Machiavelli on Transforming Education

EdTech Futures is committed to the view that EdTech can play a major role in the transformation of education. The dominant one-size model of education inherited from the industrial age fails too many people, and threatens to fail millions more as we move futher into the 21st century.

The problem is that while the Victorian education system was designed to educate millions, it was was never designed to adapt to the individual needs of millions of people.    This is where EdTech fits in.  EdTech offers the potential to provide personalised learning at massive scale.  More than that, it offers the potential to rethink education altogether.  EdTech shouldn’t be just about using technology to do the same things more efficiently; the exciting potential of EdTech is around transforming education so that it becomes possible to do things that were never previously possible.

This is exciting and, in my view, really should excite educationalists the world over.  But changing the system does not always appeal to those who are doing well in the current system.    The reality is that what looks like an opportunity to one group of people can feel like a threat to others.   Securing change is a complex challenge and many great ideas can fail because they fail to garner the stakeholder buy-in necessary to make them a success.   This is as much a political challenge as an EdTech challenge.   But it’s a very real challenge for those of us enthused by the disruptive potential of EdTech.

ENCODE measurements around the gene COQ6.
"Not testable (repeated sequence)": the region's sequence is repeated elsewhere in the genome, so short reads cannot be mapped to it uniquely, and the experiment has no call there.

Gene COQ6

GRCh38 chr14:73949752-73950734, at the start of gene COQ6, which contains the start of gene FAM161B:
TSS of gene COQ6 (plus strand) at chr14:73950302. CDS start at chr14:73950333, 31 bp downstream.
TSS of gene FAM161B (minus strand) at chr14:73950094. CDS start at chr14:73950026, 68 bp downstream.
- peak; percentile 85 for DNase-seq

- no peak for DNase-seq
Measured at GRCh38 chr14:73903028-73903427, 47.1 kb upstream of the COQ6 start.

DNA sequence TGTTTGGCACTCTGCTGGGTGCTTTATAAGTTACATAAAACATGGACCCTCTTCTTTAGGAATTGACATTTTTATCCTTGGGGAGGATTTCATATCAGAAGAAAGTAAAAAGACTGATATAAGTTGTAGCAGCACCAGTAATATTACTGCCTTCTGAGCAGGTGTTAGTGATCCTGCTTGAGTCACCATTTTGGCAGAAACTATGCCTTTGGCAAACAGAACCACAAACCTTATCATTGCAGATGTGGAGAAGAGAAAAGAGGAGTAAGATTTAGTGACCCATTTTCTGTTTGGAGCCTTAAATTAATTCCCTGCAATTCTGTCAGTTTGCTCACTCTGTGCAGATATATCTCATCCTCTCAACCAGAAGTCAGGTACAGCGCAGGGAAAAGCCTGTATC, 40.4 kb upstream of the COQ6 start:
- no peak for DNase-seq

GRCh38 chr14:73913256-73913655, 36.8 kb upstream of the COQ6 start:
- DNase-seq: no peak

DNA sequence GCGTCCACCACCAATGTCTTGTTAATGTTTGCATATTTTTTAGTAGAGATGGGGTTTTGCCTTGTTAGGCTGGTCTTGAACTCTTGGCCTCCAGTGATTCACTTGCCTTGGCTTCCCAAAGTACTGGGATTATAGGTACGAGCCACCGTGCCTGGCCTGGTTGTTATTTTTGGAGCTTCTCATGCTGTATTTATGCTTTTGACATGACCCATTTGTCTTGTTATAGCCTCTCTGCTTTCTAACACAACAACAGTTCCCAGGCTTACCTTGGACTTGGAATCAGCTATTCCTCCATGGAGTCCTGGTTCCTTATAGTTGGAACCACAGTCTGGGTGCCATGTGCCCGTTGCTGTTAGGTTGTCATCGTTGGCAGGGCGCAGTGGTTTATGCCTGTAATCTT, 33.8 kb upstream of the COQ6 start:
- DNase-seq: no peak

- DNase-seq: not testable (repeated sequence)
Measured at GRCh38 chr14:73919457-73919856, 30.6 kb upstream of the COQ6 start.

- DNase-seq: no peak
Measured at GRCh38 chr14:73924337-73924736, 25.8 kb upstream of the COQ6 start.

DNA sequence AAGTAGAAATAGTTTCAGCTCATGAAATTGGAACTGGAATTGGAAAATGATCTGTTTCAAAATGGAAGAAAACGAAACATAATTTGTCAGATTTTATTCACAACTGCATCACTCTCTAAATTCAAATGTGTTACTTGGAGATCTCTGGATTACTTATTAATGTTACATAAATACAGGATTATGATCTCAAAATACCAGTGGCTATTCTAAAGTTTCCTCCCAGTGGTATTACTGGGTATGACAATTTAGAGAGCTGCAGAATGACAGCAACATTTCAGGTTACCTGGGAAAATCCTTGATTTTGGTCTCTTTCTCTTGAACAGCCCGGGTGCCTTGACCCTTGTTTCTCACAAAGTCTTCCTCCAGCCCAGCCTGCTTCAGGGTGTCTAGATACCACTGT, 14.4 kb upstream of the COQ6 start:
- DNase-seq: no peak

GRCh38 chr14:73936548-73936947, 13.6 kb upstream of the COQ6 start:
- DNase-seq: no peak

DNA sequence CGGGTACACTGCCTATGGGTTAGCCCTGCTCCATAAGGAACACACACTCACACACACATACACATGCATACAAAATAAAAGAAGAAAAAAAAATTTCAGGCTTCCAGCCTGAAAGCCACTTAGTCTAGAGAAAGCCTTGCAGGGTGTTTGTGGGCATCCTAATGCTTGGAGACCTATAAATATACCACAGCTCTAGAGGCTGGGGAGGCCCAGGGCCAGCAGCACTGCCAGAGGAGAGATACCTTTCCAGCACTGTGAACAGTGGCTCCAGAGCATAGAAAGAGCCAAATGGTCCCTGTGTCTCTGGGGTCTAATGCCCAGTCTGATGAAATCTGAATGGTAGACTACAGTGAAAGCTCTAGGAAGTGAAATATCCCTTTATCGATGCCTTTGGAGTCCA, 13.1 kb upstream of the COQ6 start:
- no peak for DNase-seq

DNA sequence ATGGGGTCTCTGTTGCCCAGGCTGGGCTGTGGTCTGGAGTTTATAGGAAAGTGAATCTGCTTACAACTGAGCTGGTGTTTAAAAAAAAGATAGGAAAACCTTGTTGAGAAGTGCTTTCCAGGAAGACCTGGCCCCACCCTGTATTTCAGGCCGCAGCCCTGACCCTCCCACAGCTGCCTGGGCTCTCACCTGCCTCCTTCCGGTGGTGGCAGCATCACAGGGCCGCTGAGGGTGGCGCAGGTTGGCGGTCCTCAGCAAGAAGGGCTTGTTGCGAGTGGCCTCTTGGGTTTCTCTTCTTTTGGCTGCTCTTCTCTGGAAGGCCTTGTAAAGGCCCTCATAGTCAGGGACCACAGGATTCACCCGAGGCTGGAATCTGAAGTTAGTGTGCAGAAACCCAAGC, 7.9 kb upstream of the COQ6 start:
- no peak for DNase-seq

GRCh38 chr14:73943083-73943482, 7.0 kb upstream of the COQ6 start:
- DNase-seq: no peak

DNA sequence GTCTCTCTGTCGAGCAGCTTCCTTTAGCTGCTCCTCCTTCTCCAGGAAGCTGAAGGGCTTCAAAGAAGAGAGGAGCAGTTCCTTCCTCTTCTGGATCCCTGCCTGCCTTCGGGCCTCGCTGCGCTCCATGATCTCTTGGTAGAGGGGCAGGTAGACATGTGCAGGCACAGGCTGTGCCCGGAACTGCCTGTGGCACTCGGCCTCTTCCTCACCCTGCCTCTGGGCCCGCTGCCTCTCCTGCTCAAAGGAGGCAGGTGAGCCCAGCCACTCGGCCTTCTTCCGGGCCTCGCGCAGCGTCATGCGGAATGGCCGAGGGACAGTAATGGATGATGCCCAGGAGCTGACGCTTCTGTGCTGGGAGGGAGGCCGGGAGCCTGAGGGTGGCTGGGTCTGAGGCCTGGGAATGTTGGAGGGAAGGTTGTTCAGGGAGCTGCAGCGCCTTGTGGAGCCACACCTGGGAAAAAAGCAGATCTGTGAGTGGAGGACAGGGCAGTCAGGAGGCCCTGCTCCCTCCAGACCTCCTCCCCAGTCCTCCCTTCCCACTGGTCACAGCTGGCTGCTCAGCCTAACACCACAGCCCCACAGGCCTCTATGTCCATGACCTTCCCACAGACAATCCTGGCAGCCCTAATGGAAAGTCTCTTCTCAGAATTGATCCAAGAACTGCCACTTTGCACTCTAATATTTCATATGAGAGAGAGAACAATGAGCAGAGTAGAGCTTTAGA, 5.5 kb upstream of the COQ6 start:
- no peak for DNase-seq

Machiavelli scopes the dimensions of the challenge in following passage from The Prince, and I think it’s worth sharing so that no one is under any illusions about the challenges of transforming education for good.

And it ought to be remembered that there is nothing more difficult

to take in hand, more perilous to conduct, or more uncertain in its

success, than to take the lead in the introduction of a new order

of things. Because the innovator has for enemies all those who

have done well under the old conditions, and lukewarm defenders

in those who have the laws on their side, and partly from the

incredulity of men, who do not readily believe in new things until

they have had a long experience of them. Thus it happens that

whenever those who are hostile have the opportunity to attack, they do it like partisans, whilst the others defend lukewarmly, in such ways that the Prince is endangered along with them.

Niccolo Machiavelli, ‘The Prince’, 1514

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